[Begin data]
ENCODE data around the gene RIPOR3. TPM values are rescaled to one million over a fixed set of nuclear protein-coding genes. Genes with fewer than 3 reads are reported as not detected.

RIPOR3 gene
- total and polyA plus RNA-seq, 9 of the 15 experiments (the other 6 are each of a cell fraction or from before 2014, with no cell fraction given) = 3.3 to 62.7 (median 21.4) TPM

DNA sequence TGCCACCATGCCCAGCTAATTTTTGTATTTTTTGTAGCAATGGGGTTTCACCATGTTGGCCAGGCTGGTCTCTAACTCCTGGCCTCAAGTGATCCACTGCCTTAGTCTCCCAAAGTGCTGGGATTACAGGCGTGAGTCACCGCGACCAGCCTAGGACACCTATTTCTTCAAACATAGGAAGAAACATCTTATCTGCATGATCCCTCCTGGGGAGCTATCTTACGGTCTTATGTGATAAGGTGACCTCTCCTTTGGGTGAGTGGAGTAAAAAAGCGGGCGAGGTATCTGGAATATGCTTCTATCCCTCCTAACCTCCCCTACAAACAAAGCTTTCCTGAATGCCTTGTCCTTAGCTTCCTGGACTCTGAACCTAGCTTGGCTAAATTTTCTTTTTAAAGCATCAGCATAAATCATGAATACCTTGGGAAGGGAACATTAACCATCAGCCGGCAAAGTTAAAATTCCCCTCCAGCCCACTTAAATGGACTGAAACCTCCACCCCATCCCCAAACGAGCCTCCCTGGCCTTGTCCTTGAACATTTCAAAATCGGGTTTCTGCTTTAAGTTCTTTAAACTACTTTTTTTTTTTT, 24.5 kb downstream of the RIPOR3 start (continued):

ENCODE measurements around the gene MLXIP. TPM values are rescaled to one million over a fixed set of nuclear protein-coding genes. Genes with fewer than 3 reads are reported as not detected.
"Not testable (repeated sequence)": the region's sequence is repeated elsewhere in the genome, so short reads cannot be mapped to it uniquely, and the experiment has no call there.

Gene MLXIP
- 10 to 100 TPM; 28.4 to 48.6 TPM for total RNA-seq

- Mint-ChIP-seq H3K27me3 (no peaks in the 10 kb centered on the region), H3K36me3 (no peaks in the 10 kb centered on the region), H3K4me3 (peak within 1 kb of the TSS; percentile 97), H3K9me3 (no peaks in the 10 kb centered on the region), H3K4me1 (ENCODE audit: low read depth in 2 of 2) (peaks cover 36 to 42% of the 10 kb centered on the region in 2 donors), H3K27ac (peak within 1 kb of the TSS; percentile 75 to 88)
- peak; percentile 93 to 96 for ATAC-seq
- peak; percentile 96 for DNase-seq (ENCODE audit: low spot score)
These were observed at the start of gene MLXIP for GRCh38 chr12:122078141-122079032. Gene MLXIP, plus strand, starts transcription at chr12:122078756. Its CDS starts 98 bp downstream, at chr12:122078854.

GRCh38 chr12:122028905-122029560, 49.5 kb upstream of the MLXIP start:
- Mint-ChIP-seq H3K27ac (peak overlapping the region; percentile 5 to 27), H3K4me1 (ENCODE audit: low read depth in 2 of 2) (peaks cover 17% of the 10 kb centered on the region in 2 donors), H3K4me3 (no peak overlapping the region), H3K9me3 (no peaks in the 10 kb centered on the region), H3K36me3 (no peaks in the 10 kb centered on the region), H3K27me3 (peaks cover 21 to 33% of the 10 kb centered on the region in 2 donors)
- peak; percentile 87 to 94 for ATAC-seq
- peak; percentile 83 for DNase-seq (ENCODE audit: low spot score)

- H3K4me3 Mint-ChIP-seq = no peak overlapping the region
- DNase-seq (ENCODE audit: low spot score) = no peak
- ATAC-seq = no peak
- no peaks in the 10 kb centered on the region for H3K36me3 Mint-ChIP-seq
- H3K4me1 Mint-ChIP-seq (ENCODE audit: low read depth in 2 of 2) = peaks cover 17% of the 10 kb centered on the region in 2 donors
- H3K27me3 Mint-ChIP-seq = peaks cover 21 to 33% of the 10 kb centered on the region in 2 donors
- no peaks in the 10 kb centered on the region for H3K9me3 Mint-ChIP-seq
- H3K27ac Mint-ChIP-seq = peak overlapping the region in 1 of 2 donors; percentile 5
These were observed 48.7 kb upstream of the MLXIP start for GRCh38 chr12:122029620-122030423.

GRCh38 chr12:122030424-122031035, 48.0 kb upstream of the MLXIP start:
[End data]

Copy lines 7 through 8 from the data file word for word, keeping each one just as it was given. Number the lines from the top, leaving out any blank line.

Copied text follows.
Gene MLXIP
- 10 to 100 TPM; 28.4 to 48.6 TPM for total RNA-seq